1. Applicants should clearly describe either (a) what their topic of interest is (in mathematics for the mathematics education or social science researchers and in mathematics education research for the mathematicians) and how that is represented at the conference they wish to attend, or (b) how the conference will help them get acquainted more generally with mathematics or mathematics education or related research (which ever is appropriate for them). 2. The application should include a reasonably detailed description of what applicants intend to get out of the conference beyond general exposure to the area of work and make the case that they have the background to participate in the conference. For example, if a mathematics education researcher applies to attend a conference to expand her knowledge of knot theory, she should explain how her mathematical preparation will enable her to benefit from the conference. Similarly, if a mathematician applies to attend a specialized conference in mathematics education research (about, for example, elementary school teachers’ use of representations in the teaching of multiplication), she should describe her level of familiarity with the relevant research and explain how she will benefit from the conference. 3. For mathematicians, the conference should be primarily about research. These funds are not intended for requests to attend practitioner conferences where the learning opportunities for participants are mostly about teaching techniques or instructional tools (e.g., a conference/workshop to learn about software for use in linear algebra classes, or a conference about a particular set of curriculum materials). For researchers in mathematics education and related fields, the conference should offer opportunities to learn about mathematical issues related to the researcher’s work and/or initiate or continue communication with mathematicians engaged in activities relevant to that work. (For further guidance click here for the Criteria and Rating form used by the reviewers.) Suggested conferences: Conferences that would likely be appropriate for - Joint Mathematics Meetings (as long as the aim is to attend sessions about mathematics research, lectures on mathematics, and sessions on mathematics education, and not just the mathematics education research sessions). http://www.maa.org (click on link to Meetings) or http://www.ams.org/meetings.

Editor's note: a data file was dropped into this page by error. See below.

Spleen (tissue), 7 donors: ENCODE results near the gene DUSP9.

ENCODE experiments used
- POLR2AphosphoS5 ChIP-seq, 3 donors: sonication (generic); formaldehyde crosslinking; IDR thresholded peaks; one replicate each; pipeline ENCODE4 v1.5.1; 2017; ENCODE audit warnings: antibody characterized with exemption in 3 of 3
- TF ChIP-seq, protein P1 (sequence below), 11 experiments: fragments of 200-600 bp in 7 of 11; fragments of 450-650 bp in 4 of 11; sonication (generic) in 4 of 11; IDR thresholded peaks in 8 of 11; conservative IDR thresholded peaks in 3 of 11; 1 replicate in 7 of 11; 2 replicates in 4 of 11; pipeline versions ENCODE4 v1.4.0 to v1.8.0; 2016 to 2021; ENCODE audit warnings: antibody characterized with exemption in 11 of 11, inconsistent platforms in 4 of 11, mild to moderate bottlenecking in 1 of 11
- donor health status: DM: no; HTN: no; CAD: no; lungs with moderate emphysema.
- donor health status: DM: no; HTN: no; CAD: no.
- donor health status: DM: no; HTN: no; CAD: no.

- MAA Meetings (again, as long as the aim is to attend sessions about mathematics research, lectures on mathematics, and sessions on mathematics education, and not just mathematics education research). See above links.
- Meetings of international mathematics societies. Various sources, including http://www.ams.org/amsmtgs/internmtgs.html.
- Meetings of specialized research societies or special topics conferences/workshops (e.g., most of the events listed on the AMS Mathematics Calendar, http://www.ams.org/mathcal/).
- Any other meeting, conference, or workshop where the primary activity is the sharing of findings from mathematics research.
Conferences that would likely be appropriate for - RUME (Research in Undergraduate Mathematics Education) conference http://www.rume.org/.
- PME (Psychology of Mathematics Education) conference. http://igpme.org/.
- PME-NA (Psychology of Mathematics Education – North American Chapter) conference. http://www.pmena.org.
- NCTM Research Pre-session (not just the regular part of the NCTM conference since that is very practitioner-focused). http://www.nctm.org/conferences/, click on “Research Presession.”
- ICME (International Congress on Mathematics Education). See http://www.icme11.org/ for information on a recent conference.
- AERA (American Educational Research Association) conference. http://www.aera.net/AnnualMeeting.htm.
- Any other conference, meeting, or workshop where the primary activity is the sharing of findings from mathematics education research or a related field. For some examples, see http://www.rume.org/conferences.html.
Note: Sometimes mathematics education research conferences have the word “research” in their title, and sometimes they do not. For example, some that are described as a conference or workshop on the “teaching and learning of mathematics” will be primarily about research while others may be geared exclusively to practitioners with few opportunities to learn about educational research. Mathematician applicants should have enough information about the conference they wish to attend to be able to make the case that the focus is primarily research. You should provide a detailed and realistic budget, with information on the most economical fares (on U.S. carriers), etc. For foreign travel, U.S. air carriers must be used (exceptions only per federal grants regulations; prior AWM approval required). State clearly any other sources of funding—any sort of personal grant from a federal agency is likely to make you ineligible, but partial support from your institution is allowed. Don’t pad your budget in an attempt to reach the maximum allowed level of funding or under the assumption it will automatically be cut. Decisions on the level of funding provided to successful applicants are based both on funds available to the panel and on our evaluation of whether the level requested was appropriate. |